Recruiting older people to a randomised controlled dietary intervention trial - how hard can it be?
1 Department of oncology, Faculty of Medicine and Dentistry and Health, The University of Sheffield, Royal Hallamshire Hospital, Glossop Rd, Sheffield, S10 2JF, UK
2 Centre for Sport and Exercise Science, Sheffield Hallam University, Collegiate Crescent Campus, Sheffield, S10 2BP, UK
3 Sheffield Institute for Studies on Ageing, School Faculty of Medicine, 2nd Floor, Samuel Fox House, Northern General Hospital, Herries Road, Sheffield, S5 7AU, UK
BMC Medical Research Methodology 2010, 10:17 doi:10.1186/1471-2288-10-17Published: 22 February 2010
The success of a human intervention trial depends upon the ability to recruit eligible volunteers. Many trials fail because of unrealistic recruitment targets and flawed recruitment strategies. In order to predict recruitment rates accurately, researchers need information on the relative success of various recruitment strategies. Few published trials include such information and the number of participants screened or approached is not always cited.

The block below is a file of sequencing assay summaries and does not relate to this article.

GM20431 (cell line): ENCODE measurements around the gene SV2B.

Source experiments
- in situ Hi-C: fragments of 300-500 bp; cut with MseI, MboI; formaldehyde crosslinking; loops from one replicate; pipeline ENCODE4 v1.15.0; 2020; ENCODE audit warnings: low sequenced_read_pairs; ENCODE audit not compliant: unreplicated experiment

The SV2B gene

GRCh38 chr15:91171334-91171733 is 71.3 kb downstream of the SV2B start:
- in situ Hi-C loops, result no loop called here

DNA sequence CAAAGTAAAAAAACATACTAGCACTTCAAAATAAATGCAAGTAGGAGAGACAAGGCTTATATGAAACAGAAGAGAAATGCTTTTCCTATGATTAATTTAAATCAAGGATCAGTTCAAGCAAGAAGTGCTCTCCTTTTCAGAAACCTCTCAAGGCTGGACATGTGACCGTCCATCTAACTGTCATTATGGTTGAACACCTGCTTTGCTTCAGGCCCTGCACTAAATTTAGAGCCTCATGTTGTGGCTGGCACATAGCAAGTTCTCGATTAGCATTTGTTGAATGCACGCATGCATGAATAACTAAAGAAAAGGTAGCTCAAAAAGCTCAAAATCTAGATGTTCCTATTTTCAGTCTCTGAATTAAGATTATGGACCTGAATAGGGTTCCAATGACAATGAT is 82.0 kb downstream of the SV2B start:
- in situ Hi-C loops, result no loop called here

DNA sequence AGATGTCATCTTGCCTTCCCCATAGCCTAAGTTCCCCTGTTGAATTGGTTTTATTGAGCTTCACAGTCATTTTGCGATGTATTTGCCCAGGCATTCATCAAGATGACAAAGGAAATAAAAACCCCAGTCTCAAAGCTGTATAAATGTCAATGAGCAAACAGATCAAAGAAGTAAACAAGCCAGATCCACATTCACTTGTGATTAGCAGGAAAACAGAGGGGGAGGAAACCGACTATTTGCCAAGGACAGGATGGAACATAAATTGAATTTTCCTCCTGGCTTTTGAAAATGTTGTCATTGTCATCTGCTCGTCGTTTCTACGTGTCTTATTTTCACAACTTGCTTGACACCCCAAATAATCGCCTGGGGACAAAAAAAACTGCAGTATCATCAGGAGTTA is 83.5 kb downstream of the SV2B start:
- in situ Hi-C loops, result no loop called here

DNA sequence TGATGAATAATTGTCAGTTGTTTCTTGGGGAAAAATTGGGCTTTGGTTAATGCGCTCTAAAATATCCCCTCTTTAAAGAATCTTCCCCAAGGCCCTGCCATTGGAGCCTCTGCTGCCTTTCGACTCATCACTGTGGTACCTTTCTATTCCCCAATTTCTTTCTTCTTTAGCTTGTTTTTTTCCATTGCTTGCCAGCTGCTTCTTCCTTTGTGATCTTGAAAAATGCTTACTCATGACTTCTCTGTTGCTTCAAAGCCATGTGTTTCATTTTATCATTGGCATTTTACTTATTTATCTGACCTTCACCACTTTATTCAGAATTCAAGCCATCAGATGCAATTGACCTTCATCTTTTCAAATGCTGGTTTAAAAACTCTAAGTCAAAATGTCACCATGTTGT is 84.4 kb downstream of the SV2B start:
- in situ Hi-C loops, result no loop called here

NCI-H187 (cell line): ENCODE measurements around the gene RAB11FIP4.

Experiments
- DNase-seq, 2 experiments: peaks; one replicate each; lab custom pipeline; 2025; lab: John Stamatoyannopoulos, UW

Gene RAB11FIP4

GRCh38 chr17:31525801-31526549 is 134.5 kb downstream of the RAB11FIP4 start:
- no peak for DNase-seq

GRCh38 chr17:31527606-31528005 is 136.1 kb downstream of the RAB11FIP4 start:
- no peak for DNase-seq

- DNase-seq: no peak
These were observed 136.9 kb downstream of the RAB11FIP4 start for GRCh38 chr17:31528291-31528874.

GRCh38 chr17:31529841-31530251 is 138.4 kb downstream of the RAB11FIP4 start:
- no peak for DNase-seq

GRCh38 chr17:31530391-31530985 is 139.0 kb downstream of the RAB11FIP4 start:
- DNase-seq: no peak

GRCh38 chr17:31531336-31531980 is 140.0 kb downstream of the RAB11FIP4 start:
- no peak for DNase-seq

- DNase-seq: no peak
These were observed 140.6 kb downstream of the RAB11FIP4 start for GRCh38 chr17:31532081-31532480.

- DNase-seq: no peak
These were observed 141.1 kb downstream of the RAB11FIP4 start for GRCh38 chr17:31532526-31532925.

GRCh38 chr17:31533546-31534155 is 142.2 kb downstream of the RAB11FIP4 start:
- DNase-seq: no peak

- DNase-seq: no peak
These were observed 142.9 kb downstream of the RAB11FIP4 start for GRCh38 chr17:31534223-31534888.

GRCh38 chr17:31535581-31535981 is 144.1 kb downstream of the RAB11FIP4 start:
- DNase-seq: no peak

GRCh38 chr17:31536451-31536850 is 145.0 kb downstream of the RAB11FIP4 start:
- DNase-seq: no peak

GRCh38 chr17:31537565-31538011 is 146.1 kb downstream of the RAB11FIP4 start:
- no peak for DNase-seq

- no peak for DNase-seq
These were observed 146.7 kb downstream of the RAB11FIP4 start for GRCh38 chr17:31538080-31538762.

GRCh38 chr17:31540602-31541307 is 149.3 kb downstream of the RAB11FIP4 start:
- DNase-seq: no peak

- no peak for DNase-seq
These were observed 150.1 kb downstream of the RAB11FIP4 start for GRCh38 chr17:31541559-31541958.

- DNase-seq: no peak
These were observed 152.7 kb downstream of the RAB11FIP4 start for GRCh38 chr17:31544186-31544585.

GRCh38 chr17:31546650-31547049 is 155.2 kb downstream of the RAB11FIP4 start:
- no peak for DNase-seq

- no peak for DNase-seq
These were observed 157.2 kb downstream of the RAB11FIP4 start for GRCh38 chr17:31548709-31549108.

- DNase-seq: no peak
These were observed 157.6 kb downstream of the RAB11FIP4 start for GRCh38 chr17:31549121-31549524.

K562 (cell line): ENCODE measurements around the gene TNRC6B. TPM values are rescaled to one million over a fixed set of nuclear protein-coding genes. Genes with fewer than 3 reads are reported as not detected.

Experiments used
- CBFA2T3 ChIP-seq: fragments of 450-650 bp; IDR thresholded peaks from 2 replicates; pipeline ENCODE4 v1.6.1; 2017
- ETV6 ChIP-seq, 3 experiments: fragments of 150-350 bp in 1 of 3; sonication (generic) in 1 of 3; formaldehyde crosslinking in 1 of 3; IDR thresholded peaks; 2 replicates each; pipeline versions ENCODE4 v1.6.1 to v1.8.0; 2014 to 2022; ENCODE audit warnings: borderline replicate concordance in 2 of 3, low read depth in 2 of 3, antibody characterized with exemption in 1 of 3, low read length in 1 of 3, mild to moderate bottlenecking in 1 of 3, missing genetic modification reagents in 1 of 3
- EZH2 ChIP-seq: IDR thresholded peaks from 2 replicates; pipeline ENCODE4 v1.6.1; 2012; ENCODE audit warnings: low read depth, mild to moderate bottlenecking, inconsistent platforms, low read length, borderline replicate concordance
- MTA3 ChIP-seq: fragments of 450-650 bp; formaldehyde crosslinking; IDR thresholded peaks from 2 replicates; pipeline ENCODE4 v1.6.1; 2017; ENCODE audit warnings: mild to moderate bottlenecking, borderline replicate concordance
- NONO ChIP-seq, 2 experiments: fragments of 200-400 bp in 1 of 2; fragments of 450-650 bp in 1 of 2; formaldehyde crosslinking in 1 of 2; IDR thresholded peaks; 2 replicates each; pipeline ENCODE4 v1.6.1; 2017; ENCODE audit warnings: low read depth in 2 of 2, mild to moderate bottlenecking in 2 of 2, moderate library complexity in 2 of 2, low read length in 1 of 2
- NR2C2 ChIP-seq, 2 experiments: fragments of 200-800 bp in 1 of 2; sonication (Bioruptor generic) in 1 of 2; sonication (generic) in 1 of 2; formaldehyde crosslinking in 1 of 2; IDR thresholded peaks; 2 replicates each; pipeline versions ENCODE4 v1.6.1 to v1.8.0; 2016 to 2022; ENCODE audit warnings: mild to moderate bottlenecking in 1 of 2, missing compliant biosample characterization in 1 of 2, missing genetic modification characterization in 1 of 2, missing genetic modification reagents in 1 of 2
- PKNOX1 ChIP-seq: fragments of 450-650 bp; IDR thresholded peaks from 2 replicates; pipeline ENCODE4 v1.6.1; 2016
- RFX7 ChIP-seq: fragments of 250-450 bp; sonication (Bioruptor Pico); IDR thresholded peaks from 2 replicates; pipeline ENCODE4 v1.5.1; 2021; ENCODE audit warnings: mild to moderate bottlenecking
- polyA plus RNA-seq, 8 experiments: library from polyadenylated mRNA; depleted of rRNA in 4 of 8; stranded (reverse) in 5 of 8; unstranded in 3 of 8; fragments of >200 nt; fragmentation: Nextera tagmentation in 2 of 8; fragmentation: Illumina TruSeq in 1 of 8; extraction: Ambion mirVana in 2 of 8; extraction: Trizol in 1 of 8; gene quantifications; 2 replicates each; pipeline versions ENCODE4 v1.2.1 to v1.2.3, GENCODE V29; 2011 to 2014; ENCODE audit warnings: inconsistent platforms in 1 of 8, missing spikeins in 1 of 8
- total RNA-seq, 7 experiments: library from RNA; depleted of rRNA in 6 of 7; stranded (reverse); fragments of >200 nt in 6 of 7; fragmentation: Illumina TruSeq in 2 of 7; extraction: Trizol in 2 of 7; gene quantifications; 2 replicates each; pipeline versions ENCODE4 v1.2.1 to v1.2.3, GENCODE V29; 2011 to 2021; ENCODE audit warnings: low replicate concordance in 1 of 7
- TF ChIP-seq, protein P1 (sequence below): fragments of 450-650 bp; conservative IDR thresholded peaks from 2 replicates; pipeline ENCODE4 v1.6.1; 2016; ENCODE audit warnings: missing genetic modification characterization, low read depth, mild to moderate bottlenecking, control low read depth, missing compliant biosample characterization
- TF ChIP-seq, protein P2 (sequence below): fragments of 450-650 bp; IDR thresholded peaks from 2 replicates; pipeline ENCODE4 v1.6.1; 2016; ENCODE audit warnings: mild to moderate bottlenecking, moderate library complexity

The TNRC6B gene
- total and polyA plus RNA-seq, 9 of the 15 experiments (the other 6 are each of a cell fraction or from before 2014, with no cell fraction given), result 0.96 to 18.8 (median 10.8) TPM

This paper will describe in detail the recruitment strategies employed to identify older adults for recruitment to a 6-month randomised controlled dietary intervention trial which aimed to explore the relationship between diet and immune function (The FIT study). The number of people approached and recruited, and the reasons for exclusion, will be discussed.
Two hundred and seventeen participants were recruited to the trial. A total of 7,482 letters were sent to potential recruits using names and addresses that had been supplied by local Family (General) Practices. Eight hundred and forty three potential recruits replied to all methods of recruitment (528 from GP letters and 315 from other methods). The eligibility of those who replied was determined using a screening telephone interview, 217 of whom were found to be suitable and agreed to take part in the study.
The study demonstrates the application of multiple recruitment methods to successfully recruit older people to a randomised controlled trial. The most successful recruitment method was by contacting potential recruits by letter on NHS headed note paper using contacts provided from General Practices. Ninety percent of recruitment was achieved using this method. Adequate recruitment is fundamental to the success of a research project, and appropriate strategies must therefore be adopted in order to identify eligible individuals and achieve recruitment targets.
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